Graduates from the Baraboo High School class of 2019 will not have to adhere to a former school attendance policy in order to walk across the stage during commencement next week after the school board repealed it Monday.
The policy, which governs student participation in the graduation ceremony, includes a requirement that they attend school for at least 90% of both semesters in their senior year, with exceptions for family emergencies, medical appointments, funerals and other special circumstances.
Baraboo School Board President Kevin Vodak said he wanted to put the issue into context to explain why the board was considering repealing the policy this year as opposed to previous years.
“The school district from November of last year until this spring has gone through a time and test that, since my service on the board, has never happened,” Vodak said, alluding to the public outrage that resulted from a viral photo of Baraboo students before their junior prom last year because some appeared to be giving a Nazi salute.
“And I know there were times in the fall and there were times earlier this winter — some of the concerns were weather-related — but there were times that parents were questioning whether or not they should send their kids to school” because of real and perceived threats, he said.
Glenn Bildsten, high school principal, did not respond Wednesday to requests from the Baraboo News Republic for the number of seniors who failed to meet the attendance requirement this year. District Administrator Lori Mueller said she thought it was under 20.
Mueller said the original reason the board discussed the policy was because members wanted to study it further to determine if it’s equitable for all students.
“I think it’s important for us to look at the impact that the policy has on all of our students and determine if it is, indeed, equitable for all,” she said.
Board member Nancy Thome emphasized that point during Monday’s board meeting, and said she agreed with Vodak but also wanted to evaluate the policy “through an equity lens.” She said some students might have an attendance problem due to depression or other mental health concerns that are undiagnosed or not being properly treated. If they aren’t seeing a mental health professional — or their parents can’t afford one — then the students can’t get a doctor’s note to excuse an absence.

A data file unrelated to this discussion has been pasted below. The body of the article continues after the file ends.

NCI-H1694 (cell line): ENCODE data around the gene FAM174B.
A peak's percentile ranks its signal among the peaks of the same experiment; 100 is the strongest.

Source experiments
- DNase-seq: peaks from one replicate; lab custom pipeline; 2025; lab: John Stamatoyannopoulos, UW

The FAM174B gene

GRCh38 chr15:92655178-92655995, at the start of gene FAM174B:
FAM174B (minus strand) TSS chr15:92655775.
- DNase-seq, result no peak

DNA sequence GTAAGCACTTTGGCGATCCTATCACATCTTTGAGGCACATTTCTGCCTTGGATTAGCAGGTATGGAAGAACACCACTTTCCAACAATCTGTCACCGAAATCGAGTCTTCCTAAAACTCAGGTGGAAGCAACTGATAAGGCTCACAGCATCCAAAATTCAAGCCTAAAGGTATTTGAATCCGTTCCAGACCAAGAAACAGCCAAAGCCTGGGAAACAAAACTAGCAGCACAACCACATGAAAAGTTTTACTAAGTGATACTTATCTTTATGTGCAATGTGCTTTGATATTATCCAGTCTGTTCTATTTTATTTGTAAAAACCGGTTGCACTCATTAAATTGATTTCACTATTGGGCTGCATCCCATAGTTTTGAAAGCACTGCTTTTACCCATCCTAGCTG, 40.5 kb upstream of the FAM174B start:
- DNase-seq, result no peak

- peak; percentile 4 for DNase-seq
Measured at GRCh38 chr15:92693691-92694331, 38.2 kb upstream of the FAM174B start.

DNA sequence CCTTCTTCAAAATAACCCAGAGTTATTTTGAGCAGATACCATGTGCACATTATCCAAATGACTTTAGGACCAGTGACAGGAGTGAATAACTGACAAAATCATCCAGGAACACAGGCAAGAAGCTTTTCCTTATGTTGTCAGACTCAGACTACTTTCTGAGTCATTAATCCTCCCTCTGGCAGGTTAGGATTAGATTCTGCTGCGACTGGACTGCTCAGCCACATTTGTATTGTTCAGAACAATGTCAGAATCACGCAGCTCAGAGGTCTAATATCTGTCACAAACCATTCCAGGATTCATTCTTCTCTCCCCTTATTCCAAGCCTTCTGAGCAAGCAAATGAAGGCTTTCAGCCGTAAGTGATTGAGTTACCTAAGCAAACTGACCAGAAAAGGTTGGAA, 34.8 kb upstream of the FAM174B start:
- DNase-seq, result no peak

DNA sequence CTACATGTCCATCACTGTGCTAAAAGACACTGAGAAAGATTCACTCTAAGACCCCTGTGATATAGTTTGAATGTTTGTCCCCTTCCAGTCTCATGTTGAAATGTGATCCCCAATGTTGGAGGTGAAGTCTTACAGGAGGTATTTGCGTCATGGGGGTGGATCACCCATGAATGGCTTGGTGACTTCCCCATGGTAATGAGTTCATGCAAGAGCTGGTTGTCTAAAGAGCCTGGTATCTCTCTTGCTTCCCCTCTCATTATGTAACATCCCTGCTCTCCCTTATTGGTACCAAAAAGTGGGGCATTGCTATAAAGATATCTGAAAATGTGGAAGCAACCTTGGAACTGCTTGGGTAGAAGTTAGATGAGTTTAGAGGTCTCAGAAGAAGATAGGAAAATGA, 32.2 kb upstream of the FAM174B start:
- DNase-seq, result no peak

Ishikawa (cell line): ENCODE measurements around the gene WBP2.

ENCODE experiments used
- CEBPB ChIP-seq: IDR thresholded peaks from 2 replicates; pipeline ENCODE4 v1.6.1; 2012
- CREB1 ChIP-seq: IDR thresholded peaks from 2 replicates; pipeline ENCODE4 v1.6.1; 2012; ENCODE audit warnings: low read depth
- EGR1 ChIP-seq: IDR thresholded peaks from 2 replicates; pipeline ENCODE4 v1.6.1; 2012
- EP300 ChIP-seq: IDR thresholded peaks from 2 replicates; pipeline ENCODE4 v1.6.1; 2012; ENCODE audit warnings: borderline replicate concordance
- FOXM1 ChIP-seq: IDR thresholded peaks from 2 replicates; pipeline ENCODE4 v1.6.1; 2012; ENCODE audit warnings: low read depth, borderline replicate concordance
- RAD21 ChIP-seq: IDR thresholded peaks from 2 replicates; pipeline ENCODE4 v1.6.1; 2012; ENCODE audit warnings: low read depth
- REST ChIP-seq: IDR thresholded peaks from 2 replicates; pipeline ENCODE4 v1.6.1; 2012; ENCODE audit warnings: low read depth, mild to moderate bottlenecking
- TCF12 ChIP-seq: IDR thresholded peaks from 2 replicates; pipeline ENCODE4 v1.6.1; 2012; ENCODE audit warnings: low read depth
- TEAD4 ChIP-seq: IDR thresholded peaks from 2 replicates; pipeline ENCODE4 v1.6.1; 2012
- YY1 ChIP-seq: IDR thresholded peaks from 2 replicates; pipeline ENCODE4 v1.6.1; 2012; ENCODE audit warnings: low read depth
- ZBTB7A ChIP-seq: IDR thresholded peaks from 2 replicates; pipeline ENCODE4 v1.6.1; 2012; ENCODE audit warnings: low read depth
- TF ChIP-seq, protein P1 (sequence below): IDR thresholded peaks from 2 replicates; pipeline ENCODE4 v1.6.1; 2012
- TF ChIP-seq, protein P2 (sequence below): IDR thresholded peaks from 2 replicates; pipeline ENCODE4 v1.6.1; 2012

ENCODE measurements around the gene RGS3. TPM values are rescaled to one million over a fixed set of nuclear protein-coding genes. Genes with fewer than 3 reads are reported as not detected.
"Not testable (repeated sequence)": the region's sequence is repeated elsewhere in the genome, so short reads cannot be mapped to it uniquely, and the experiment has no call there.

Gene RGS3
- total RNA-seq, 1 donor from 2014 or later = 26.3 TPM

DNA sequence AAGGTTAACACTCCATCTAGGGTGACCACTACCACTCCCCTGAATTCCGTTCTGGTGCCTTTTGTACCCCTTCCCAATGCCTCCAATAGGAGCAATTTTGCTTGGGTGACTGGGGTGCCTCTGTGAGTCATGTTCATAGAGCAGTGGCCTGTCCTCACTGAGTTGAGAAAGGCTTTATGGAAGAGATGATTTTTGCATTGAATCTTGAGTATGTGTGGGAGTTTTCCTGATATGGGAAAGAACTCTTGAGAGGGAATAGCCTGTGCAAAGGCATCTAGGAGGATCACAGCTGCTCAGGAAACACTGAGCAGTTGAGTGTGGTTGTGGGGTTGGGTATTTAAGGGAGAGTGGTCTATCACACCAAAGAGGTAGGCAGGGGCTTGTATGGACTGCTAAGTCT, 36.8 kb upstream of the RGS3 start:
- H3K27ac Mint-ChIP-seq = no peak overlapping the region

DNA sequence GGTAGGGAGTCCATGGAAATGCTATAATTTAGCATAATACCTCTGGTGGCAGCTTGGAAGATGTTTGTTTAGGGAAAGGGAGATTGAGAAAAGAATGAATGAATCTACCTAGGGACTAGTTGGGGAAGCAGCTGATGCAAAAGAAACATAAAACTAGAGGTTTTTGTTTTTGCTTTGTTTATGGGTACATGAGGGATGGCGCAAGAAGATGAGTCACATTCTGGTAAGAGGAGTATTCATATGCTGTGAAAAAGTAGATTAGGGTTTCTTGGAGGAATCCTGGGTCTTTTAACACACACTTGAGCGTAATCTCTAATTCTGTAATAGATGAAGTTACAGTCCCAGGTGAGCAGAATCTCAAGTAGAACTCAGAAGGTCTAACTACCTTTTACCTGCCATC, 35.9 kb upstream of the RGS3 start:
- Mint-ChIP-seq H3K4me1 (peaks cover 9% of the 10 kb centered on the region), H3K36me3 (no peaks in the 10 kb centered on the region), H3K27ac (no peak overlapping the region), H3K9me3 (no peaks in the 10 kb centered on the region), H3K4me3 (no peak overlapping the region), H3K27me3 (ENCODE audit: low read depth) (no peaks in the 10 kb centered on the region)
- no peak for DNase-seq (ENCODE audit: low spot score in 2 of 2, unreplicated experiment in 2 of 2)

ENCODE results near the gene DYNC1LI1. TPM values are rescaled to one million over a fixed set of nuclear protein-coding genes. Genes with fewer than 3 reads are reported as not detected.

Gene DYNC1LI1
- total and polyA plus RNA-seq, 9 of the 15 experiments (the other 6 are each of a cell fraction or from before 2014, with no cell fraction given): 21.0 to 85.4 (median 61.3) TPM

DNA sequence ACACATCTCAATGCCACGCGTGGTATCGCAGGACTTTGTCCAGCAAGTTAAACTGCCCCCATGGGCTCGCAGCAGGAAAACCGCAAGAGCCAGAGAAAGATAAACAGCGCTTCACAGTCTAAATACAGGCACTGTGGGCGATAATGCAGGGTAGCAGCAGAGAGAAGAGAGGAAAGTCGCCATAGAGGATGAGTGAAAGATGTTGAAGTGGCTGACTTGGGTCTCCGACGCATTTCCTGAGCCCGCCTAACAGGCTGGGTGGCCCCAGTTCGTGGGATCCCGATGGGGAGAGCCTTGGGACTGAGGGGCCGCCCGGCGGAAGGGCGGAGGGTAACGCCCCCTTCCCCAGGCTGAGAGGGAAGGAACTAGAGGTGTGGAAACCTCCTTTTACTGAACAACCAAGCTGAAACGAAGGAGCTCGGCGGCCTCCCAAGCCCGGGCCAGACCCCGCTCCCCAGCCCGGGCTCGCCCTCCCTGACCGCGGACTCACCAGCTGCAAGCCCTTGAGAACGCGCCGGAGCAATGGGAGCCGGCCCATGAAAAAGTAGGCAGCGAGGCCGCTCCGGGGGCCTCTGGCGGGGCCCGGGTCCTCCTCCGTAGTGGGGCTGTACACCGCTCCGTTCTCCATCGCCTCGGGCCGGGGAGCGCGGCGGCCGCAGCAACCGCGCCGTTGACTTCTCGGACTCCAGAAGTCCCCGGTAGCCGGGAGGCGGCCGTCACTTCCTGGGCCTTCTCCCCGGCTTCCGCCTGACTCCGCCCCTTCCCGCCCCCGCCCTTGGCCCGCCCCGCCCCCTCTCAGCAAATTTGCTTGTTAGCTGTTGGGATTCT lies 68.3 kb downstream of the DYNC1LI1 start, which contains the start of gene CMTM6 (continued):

The best thing to do, Thome said, is repeal and revise the policy after further study.
While he acknowledged “this was a very difficult year,” board member Tim Heilman said he couldn’t support repeal, adding that it was a policy all members had approved. According to the policy, it was last revised in September 2016.
“It just seems to be a very tough time to say we’re now going to move this policy aside,” Heilman said.
The board voted 6-1 to repeal the section of policy for the purpose of further study, with Heilman voting against. It takes immediate effect, allowing all graduating seniors to participate in the ceremony scheduled for May 31.
High school administrators are reviewing the policy and will have recommendations for the policy committee early next month, said board member Doug Mering.
Vodak said he thinks the district is stronger for going through the trials of this year and probably wouldn’t otherwise have put such a focus on equity.
“I think that this is a difficult year to get through,” he said. “We’re getting through it, the kids are getting through it, and I would not withhold someone walking across the stage because of an attendance issue at school.”